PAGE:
The City of La Grande’s building division underwent a major change recently, as a new chief building official took the helm.
NEW BOSS: Lorin Preston was recently named La Grande’s new chief building official. Preston started out in the building division last September as a temporary building inspector, and applied for the top spot when it became vacant this fall. The Observer/BILL RAUTENSTRAUCH
Lorin Preston, who joined the division in September, is stepping up to take the place of Lee Bodine, who resigned this fall.
In an interview this week, Preston said he considers effective communication to be a vital part of his job.“I’m easy to get in touch with,” he said. “I give contractors my cell number, something a lot of building officials don’t do. Contractors’ questions are important and need to be answered as quickly as possible.”
Preston, 44, is an Oregon native, born in Toledo and raised in Waldport. He has an associate’s degree in applied science from Chemeketa Community College.
He worked in California for a number of years before becoming a building official in Cottage Grove in 2007. He was there 10 months before moving to La Grande to take a job as a building inspector.
“Everything slowed down in Cottage Grove. The department was turned over to a third-party contractor. That follows a trend,” he said.
He joined La Grande’s building division in September. The job was supposed to be a temporary one, but by the time Bodine resigned, Preston decided he wanted to stay around. He applied for the top spot.
“I’ve really enjoyed working for the city and I like living in La Grande,” he said. “It’s a place where people say ‘hi’ to you when you meet them on the street.”
To help pick a new building official, the city council formed a selection team made up of city officials and community members.
The team sorted through 10 applications and interviewed three or four finalists, finally recommending Preston. He officially took over Nov. 21.
“We had some good applicants. It was a pretty close race, but I’m confident Lorin is the right man for the job,” said Charlie Mitchell, head of the Community Development Department.
The building division issues building, electrical, plumbing and mechanical permits for commercial, industrial and residential construction.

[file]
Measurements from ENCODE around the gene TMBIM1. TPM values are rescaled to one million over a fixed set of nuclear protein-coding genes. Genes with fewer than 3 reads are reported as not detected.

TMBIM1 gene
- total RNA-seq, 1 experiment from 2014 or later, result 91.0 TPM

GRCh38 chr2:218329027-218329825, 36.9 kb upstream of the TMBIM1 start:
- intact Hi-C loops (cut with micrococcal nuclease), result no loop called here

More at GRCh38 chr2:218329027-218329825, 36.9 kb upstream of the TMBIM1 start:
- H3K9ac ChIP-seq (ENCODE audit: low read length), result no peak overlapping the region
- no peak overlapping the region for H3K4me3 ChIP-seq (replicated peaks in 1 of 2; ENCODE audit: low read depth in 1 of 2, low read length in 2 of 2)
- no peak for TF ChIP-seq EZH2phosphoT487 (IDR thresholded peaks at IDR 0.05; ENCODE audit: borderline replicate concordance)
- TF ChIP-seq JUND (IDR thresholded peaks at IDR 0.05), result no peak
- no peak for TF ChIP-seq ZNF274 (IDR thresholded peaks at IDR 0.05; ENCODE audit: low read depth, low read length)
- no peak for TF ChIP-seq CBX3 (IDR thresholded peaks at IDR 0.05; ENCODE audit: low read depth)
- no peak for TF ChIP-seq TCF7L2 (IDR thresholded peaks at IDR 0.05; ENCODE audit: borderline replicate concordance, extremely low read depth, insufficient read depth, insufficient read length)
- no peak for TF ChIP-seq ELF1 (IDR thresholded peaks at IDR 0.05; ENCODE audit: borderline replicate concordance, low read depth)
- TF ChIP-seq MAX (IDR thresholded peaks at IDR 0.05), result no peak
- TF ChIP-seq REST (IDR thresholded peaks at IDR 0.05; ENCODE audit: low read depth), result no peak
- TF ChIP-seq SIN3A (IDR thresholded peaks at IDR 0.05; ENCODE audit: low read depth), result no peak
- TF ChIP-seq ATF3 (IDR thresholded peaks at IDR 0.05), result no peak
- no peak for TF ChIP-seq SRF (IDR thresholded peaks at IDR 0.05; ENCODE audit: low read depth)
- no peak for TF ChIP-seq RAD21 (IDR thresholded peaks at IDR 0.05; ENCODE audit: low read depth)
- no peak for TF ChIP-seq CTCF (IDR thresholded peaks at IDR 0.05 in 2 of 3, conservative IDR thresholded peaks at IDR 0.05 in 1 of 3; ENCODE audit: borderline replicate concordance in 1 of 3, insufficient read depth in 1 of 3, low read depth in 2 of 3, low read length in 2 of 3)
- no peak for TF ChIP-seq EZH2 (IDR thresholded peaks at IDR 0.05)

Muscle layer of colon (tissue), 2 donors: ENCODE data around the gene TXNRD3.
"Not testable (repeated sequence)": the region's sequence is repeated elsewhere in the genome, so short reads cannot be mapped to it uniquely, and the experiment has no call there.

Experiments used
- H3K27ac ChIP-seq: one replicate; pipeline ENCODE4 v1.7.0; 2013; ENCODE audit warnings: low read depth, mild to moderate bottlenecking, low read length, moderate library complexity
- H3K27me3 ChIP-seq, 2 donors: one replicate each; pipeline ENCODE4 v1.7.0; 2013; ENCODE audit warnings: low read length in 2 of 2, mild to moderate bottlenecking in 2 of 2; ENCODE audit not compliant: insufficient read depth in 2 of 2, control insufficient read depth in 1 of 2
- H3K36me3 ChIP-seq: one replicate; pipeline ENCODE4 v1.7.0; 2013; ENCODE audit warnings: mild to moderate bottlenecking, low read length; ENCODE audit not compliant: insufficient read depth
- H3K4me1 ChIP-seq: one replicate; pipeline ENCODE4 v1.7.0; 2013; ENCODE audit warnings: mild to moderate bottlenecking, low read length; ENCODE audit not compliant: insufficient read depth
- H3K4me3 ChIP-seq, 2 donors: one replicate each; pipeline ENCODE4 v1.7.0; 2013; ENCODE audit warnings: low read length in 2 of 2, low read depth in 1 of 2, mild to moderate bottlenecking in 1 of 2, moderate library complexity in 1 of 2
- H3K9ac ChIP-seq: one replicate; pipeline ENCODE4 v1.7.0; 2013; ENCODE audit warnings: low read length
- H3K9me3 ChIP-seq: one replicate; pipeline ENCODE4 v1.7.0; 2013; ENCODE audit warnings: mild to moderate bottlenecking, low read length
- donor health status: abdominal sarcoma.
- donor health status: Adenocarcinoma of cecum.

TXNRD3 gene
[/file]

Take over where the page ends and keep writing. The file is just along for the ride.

The division issues permits and does inspections not only in
La Grande but throughout Union County. It’s a fast-paced operation with growing needs. Preston said his staff will increase in the near future to keep up with demand.
Currently the staff consists of two permit technicians, plus two on-call building inspectors who work nearly every day.
Part-time permit technician Terrie Richards is leaving in January to work for the City of Elgin. She will be replaced with a full-time employee. The division also plans to turn one of the on-call inspector positions into a full-time spot.
Preston said one of his main goals is to make the building department more “user friendly.”
“That means bringing it up to date and completing some improvements my predecessors have started,” he said.
He said he hopes to see the permit and inspections process speeded up, and also some better code enforcement. He said people who fail to obtain necessary permits hurt those who do follow the rules.
“I’d like to improve enforcement so that the people who do get their permits aren’t paying for the ones who don’t. If everybody who needs to comes and gets their permit, it helps keep fees down,” he said.
Permits aren’t necessary for some projects, Preston said. In the coming year, he hopes to help builders to a better understanding of the requirements.
“In the spring, we’re planning some classes on the code and on the department,” he said.
The current depressed economy hasn’t done much to slow down the pace of work for the building division. Roughly halfway through the current fiscal year, the division has processed some 400 building permits.
“That’s not counting plumbing, electrical and mechanical permits,” Preston said. “So far, we haven’t seen any slowdown, though we are processing more commercial permits than residential ones.”